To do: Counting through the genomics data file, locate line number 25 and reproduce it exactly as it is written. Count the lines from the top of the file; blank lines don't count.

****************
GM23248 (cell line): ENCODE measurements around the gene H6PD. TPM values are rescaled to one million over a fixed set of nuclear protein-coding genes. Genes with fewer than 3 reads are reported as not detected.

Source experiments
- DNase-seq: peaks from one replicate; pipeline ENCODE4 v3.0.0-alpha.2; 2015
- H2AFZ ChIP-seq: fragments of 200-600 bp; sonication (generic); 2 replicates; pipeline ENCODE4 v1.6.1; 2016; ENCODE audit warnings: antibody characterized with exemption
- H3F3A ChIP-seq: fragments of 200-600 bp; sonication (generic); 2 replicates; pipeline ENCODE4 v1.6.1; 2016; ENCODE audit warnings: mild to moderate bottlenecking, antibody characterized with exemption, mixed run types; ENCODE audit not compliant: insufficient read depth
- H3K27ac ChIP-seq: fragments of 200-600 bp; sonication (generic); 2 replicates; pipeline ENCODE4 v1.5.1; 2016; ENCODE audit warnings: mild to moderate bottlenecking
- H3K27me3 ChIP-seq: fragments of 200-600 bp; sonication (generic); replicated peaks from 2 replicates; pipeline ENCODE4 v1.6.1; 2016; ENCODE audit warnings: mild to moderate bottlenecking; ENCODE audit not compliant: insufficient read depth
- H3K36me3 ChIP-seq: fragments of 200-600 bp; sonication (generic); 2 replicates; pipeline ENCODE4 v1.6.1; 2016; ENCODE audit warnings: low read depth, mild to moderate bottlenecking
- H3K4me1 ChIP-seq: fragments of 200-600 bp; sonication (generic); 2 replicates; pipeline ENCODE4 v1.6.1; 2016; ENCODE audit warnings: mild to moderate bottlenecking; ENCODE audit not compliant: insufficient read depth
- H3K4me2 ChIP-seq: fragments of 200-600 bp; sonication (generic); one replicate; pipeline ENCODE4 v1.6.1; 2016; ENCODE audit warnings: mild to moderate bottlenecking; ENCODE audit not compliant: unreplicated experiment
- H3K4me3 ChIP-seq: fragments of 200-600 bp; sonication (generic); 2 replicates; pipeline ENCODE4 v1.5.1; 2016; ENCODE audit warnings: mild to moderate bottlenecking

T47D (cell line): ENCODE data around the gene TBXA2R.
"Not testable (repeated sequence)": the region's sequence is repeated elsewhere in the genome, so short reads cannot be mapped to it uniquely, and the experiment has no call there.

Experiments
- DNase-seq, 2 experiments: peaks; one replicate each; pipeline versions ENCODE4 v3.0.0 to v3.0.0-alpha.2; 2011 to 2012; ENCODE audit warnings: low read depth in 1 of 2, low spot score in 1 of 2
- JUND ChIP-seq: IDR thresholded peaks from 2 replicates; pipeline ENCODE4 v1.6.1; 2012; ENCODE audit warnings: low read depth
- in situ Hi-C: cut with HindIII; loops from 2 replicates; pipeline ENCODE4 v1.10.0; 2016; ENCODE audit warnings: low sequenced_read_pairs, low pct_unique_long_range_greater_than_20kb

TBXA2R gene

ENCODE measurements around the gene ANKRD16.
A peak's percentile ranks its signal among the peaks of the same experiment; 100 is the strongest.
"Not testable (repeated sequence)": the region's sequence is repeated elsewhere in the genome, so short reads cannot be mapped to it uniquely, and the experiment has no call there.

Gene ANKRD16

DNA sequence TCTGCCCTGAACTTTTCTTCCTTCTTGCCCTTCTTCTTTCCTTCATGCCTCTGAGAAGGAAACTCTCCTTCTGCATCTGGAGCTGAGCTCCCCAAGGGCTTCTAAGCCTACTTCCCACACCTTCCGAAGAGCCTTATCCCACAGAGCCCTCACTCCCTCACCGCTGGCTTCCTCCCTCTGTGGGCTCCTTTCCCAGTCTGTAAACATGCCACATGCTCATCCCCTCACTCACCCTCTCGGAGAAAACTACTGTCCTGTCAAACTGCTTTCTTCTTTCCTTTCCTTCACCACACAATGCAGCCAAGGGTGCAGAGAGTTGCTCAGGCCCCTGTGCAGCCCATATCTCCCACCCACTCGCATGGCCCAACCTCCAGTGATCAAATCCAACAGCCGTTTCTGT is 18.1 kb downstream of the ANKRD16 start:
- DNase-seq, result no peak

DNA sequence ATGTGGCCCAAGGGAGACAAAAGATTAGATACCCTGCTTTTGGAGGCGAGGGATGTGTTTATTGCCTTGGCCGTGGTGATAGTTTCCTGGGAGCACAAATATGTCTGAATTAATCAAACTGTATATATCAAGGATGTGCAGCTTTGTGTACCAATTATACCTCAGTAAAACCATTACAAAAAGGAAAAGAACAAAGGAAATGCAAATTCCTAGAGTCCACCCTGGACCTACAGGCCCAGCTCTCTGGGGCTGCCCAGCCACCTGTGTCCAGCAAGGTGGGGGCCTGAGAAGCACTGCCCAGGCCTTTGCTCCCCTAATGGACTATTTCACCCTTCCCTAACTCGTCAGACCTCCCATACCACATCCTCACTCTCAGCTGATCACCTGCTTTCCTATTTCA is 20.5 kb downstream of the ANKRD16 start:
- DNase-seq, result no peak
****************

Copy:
DNA sequence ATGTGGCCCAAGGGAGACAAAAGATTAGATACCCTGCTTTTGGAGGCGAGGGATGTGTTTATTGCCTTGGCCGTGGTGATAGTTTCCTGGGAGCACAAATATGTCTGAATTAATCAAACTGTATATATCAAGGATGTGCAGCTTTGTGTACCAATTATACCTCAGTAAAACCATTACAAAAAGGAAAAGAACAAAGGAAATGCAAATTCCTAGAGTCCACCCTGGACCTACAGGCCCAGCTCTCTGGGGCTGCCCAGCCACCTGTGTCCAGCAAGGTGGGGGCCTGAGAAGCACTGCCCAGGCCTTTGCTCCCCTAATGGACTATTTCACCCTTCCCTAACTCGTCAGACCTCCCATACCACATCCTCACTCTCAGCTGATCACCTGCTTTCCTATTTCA is 20.5 kb downstream of the ANKRD16 start: